A new bank has taken over the top spot in our April survey of the best nationally available 3-year CD rates.
State Bank of India Chicago wasn't among our 10 top-paying banks last month.
But it's now offering savers 1.41% APY with a $2,500 minimum deposit.
NexBank, the leader of our March survey, continues to pay 1.40% APY with a hefty $10,000 minimum deposit.
But that's only good enough for second place in our latest study.
Unfortunately, neither of our leading banks is paying as much as you could have earned last spring, 1.55% APY with our best deal on 36-month CDs.
The Fed has driven savings rates to record lows and plans to keep them there until the unemployment rate drops to 6.5%.
Even though we're headed in the right direction, with the jobless rate falling to 7.6% in the March report, there's still a long way to go before the Fed says it will allow interest rates to move upward.
Most economists polled by Reuters believe the jobless rate won't fall below 6.5% before the second half of 2015.
If that proves to be true, interest rates should be higher when a 3-year CD purchased this spring matures in the first half of 2016, allowing you to roll your money over into a higher-paying CD.
Here are the best nationally available 36-month certificates of deposit, as of today:
|State Bank of India-CHI||1.41%||$2,500|
To qualify for this list, a bank must allow savers from all 50 states to buy its certificates of deposit online or through the mail.
Click here to compare these returns with the top CD rates from dozens of banks in your area.
Our CD calculator will help you figure out the interest you'll earn, for any term, amount and interest rate.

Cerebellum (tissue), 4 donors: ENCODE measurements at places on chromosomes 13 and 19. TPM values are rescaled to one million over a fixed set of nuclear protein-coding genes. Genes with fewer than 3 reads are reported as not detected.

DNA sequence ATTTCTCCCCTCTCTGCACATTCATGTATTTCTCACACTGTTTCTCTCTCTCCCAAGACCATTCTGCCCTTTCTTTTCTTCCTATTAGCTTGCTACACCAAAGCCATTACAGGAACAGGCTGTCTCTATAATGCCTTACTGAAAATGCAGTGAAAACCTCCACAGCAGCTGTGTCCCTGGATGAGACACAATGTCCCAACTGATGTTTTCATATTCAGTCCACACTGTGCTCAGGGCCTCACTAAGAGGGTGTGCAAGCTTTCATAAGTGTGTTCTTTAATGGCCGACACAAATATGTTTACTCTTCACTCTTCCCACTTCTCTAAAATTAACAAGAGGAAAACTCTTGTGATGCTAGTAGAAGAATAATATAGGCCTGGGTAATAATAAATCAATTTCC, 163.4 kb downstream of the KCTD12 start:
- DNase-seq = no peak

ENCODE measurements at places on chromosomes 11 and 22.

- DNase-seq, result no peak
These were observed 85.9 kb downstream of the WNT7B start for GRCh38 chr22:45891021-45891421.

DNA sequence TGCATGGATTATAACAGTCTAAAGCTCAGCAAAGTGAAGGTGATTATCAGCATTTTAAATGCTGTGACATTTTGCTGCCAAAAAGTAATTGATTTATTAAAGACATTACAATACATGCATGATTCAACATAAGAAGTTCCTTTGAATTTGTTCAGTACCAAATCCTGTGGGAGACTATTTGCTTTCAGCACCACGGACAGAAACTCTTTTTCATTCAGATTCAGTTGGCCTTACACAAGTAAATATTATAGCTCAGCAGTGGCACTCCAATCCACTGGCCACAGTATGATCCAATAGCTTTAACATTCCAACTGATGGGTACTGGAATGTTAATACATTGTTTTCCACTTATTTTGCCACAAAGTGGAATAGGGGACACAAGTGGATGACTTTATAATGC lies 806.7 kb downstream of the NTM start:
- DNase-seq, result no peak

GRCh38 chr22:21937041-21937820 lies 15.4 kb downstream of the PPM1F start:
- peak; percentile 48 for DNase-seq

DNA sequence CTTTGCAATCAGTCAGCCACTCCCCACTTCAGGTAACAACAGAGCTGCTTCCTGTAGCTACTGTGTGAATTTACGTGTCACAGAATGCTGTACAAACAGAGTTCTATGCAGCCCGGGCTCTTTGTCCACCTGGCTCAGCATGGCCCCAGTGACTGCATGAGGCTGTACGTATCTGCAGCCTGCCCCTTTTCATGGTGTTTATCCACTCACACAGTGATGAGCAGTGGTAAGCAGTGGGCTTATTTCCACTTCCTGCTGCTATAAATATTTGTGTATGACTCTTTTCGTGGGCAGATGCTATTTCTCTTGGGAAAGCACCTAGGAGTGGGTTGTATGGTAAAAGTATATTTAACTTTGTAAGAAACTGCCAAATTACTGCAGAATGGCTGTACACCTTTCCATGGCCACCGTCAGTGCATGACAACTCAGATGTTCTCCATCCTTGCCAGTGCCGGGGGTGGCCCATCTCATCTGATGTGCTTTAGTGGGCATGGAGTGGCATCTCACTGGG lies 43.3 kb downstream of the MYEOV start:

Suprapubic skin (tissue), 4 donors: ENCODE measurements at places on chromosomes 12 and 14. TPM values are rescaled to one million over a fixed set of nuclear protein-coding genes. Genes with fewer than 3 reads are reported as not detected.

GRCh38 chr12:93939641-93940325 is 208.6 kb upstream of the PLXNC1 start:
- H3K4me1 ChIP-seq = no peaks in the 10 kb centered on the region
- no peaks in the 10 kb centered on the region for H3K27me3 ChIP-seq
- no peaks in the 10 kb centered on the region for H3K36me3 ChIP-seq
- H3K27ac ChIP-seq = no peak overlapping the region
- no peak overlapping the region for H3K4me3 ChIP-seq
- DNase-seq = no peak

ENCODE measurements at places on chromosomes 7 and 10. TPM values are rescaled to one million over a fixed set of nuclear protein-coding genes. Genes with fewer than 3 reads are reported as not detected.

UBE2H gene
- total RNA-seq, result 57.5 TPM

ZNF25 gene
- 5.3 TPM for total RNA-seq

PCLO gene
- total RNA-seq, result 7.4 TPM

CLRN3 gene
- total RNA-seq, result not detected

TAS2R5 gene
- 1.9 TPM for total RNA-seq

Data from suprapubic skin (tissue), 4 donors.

|State Bank of India - Chicago||The FDIC-insured Chicago branch of India's largest bank, which operates independently of other U.S. branches.||www.sbichicago.com|
|NexBank||A division of NexBank Capital Inc. with two branches in the Dallas area.||www.nexbank.com|
|Barclays||The online American operation of the big British bank.||www.banking.barclaysus.com|
|Virtual Bank||The online division of Sabadell United Bank, based in Miami.||www.virtualbank.com|
|Nationwide Bank||An online bank owned by Nationwide Mutual Insurance Company and its affiliates.||www.nationwide.com|
|CIT Bank||The online consumer bank of CIT Group Inc., which offers financing to small businesses and middle-market companies.||www.bankoncit.com|
|Discover Bank||An online bank owned by the credit card company.||www.discover.com|
|GE Capital Retail Bank||An online bank that is a subsidiary of GE Capital Corp.||banking.gecrb.com|
|AloStar Bank of Commerce||An online bank based in Birmingham, Ala., formerly known as Nexity Bank.||retail.alostarbank.com|
The Federal Reserve influences how much we make on our savings by setting the federal funds rate — the interest rate commercial banks pay to borrow money that other commercial banks have on deposit with the Fed.
That rate has been essentially zero since December 2008.
Nervous savers have also pulled billions of dollars out of the stock market and flooded banks with cash.
Consumer savings in bank accounts, excluding business and institutional accounts, had grown to $8.2 trillion by the end of last year, up from $3.8 trillion in December 2001, according to Market Rates Insight Inc. in San Anselmo, Calif.
That's much more money than they have been willing to lend out.
Data compiled by SNL Financial of Charlottesville, Va., show that deposits continue to grow more quickly than loans during the third quarter of 2012.
Banks were able to loan out only 72.4% of their deposits, down from more than 93.0% in early 2008, when the financial crisis was just beginning.
As a result, savers have seen the returns on their CDs, savings and money market accounts drop to nearly nothing. The banks don't need, or even want, any more of our money.
It's why the average return on 36-month CDs has fallen from 2.57% APY on Dec. 16, 2008, when the federal funds rate was cut to zero, to a record-low 0.49% APY today.
Contributing editor Darci Swisher contributed to this report.
Mitch Strohm on Google Plus.